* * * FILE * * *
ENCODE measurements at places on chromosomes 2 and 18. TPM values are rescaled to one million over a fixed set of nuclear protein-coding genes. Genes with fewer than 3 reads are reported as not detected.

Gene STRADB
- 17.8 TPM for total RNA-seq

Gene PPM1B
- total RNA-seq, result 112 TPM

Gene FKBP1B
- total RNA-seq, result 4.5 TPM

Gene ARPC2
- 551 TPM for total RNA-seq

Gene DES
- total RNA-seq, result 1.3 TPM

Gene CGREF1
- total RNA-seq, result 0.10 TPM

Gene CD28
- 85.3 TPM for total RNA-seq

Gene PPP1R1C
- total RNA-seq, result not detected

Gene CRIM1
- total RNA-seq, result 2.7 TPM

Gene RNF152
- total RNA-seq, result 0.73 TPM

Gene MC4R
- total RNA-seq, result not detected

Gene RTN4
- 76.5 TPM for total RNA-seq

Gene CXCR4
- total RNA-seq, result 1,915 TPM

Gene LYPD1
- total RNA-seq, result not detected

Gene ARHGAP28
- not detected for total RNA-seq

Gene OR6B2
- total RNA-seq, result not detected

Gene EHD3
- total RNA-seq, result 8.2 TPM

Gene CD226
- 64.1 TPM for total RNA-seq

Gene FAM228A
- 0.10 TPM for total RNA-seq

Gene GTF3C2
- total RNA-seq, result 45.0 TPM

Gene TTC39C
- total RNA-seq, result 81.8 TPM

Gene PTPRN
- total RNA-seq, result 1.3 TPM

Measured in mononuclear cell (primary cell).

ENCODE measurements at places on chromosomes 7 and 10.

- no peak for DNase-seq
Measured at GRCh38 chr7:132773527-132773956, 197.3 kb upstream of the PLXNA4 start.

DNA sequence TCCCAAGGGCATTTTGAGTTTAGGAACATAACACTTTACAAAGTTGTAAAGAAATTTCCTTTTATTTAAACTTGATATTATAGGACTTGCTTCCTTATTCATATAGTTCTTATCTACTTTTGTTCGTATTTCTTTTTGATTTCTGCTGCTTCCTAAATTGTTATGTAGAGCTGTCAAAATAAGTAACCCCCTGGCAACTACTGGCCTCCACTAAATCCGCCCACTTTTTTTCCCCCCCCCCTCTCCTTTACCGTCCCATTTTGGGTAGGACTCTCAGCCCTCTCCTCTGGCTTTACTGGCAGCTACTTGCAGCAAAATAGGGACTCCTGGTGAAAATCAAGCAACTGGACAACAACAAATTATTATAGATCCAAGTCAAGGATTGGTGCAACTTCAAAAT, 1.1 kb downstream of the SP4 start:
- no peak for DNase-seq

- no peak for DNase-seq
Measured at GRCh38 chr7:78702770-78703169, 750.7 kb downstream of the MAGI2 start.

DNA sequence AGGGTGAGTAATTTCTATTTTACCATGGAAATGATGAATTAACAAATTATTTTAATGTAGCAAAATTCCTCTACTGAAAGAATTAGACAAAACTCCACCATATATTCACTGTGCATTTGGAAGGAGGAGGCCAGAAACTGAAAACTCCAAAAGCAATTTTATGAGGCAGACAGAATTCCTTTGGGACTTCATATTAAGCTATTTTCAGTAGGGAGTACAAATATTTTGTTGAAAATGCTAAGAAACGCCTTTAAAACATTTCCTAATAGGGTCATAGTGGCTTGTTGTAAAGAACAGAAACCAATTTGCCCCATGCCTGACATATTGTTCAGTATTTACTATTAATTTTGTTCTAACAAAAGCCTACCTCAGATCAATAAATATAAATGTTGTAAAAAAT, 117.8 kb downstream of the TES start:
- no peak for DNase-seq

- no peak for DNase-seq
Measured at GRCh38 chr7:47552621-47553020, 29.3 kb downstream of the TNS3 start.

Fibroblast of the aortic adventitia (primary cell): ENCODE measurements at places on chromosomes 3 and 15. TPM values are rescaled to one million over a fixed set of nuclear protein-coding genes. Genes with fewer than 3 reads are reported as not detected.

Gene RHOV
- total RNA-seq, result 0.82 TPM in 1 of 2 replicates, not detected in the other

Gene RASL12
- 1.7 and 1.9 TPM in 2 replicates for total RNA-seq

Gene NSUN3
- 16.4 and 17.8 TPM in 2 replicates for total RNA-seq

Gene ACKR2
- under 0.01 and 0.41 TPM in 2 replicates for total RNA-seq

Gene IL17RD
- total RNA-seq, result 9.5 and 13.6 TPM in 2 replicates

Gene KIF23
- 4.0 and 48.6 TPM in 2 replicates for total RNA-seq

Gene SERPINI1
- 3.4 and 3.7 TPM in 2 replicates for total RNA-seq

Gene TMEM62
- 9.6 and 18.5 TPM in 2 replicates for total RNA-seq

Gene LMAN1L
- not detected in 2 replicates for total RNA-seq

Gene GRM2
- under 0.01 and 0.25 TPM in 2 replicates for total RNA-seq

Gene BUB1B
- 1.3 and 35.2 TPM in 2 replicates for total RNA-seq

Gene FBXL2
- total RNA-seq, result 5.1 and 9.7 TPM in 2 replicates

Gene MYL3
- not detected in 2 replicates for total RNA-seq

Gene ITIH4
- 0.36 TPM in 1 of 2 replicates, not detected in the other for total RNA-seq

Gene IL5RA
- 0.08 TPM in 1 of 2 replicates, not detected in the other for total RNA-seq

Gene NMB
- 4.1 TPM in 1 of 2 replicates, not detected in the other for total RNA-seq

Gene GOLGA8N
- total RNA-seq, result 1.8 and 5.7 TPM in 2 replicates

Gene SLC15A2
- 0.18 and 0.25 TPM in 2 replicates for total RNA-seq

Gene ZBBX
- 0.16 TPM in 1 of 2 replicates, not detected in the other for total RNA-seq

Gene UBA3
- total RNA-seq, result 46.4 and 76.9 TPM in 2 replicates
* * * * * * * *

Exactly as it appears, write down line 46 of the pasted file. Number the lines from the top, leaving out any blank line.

Measured in mononuclear cell (primary cell).